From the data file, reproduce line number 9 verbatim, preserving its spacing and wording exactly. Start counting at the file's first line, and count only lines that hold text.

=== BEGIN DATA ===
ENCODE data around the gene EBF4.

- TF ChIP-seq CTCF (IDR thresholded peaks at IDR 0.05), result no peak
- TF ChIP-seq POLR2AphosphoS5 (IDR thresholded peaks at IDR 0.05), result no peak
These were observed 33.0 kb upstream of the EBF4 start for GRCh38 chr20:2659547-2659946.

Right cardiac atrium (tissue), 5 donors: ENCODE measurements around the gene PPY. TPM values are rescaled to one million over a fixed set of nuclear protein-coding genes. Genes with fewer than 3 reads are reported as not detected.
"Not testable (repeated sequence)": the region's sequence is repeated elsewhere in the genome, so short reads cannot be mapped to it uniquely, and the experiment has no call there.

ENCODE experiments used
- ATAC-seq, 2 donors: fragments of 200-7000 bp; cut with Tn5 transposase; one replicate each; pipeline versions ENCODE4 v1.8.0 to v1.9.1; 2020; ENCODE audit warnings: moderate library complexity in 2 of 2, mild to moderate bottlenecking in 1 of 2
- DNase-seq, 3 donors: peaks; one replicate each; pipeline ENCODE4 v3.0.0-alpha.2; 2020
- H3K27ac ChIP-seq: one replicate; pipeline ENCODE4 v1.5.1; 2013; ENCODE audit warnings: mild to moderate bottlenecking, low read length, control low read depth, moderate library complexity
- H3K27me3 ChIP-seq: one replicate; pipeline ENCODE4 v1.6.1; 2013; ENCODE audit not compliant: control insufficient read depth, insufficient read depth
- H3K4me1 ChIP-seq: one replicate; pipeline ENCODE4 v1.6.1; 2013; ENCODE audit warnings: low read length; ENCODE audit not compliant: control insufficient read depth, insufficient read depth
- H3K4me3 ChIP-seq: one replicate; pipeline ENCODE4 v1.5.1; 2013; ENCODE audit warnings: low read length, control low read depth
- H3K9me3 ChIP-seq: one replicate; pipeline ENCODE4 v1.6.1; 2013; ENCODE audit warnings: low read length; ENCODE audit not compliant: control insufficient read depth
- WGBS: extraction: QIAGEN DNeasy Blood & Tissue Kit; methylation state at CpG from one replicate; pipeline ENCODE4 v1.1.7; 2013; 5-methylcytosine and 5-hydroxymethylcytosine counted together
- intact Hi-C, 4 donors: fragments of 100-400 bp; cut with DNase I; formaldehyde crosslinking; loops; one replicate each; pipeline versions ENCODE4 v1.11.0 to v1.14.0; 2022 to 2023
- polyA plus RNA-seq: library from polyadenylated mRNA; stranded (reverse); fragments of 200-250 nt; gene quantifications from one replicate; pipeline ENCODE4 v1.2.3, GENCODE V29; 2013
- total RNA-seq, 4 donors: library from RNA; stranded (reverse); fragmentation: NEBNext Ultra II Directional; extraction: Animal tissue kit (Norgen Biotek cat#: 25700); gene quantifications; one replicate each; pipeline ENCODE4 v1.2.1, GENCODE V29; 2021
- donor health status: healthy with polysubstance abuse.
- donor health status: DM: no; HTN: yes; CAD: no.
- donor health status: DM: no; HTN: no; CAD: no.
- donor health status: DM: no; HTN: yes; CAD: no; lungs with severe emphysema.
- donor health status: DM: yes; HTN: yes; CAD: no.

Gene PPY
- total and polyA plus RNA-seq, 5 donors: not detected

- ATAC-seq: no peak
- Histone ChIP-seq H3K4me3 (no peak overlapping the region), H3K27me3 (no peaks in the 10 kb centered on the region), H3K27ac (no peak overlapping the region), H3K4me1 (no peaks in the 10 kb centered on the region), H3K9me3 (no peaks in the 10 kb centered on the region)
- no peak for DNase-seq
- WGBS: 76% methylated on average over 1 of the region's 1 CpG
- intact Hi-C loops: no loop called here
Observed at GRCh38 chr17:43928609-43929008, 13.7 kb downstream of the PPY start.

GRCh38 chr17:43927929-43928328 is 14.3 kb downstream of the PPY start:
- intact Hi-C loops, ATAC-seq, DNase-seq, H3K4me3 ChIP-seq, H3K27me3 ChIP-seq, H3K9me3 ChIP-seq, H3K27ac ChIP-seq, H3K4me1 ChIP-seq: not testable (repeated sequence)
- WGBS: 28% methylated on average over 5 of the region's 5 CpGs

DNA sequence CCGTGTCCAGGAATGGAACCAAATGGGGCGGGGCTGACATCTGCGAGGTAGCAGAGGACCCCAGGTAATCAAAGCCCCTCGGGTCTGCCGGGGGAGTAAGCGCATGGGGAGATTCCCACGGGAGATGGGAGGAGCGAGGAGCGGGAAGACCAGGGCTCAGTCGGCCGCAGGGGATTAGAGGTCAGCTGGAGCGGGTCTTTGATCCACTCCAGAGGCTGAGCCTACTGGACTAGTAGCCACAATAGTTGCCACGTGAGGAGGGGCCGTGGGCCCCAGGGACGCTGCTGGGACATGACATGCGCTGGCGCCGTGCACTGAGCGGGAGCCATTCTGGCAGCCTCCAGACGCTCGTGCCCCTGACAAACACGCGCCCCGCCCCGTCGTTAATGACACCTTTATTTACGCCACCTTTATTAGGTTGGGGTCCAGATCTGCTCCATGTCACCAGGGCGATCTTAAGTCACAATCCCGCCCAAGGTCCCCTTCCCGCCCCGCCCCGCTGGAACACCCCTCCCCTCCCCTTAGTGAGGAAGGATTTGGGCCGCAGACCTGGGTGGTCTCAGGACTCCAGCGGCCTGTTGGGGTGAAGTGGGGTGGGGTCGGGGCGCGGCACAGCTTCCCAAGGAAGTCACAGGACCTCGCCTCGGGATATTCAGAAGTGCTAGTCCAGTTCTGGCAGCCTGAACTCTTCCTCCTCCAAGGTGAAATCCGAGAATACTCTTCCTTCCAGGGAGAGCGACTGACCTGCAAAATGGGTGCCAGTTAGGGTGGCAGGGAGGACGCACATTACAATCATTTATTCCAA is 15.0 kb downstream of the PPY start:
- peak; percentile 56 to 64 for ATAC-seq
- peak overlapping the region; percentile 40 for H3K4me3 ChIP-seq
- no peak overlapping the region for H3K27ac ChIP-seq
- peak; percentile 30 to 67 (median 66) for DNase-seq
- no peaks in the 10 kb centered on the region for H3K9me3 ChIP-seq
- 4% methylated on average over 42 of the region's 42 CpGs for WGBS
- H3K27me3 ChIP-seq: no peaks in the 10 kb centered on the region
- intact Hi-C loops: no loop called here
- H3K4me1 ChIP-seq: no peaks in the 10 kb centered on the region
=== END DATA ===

- DNase-seq, 3 donors: peaks; one replicate each; pipeline ENCODE4 v3.0.0-alpha.2; 2020